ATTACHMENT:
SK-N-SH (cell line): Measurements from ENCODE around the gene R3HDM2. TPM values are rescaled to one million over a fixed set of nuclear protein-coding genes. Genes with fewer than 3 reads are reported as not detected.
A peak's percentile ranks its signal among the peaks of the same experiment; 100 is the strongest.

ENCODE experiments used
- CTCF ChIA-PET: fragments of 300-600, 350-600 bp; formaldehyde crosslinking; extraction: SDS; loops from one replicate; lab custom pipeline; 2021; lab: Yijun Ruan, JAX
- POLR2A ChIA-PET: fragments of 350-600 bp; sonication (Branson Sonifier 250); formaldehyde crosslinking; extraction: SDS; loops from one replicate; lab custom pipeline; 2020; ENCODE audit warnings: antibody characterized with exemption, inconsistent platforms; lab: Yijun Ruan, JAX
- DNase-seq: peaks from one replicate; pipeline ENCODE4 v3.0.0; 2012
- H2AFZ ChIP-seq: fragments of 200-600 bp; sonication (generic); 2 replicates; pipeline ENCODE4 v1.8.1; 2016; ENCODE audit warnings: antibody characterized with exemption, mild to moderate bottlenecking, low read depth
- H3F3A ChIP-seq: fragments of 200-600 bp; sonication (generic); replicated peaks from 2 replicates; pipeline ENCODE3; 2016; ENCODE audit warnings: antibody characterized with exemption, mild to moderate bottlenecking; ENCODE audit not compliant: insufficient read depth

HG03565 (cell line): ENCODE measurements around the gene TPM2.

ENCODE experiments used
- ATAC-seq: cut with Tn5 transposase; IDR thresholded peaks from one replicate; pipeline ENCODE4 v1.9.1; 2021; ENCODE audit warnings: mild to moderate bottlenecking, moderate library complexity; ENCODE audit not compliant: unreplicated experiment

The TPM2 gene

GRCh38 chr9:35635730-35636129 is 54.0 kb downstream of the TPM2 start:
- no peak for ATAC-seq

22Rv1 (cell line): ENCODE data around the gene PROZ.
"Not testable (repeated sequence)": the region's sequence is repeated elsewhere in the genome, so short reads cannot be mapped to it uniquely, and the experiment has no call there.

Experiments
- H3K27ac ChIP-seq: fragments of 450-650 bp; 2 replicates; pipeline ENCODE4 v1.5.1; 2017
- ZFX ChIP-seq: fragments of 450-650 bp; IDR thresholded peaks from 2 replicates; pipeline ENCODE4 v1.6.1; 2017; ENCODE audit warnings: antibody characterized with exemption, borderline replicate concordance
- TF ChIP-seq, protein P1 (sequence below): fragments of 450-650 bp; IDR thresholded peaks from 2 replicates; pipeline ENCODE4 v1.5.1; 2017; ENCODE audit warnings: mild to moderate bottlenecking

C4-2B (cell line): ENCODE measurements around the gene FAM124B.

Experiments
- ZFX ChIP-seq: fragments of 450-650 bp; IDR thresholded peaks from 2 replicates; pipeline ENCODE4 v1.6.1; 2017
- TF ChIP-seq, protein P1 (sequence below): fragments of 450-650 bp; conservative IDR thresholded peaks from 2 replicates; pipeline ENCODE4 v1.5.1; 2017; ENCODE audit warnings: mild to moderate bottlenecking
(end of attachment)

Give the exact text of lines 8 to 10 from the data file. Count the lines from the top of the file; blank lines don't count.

- H3F3A ChIP-seq: fragments of 200-600 bp; sonication (generic); replicated peaks from 2 replicates; pipeline ENCODE3; 2016; ENCODE audit warnings: antibody characterized with exemption, mild to moderate bottlenecking; ENCODE audit not compliant: insufficient read depth

HG03565 (cell line): ENCODE measurements around the gene TPM2.

ENCODE experiments used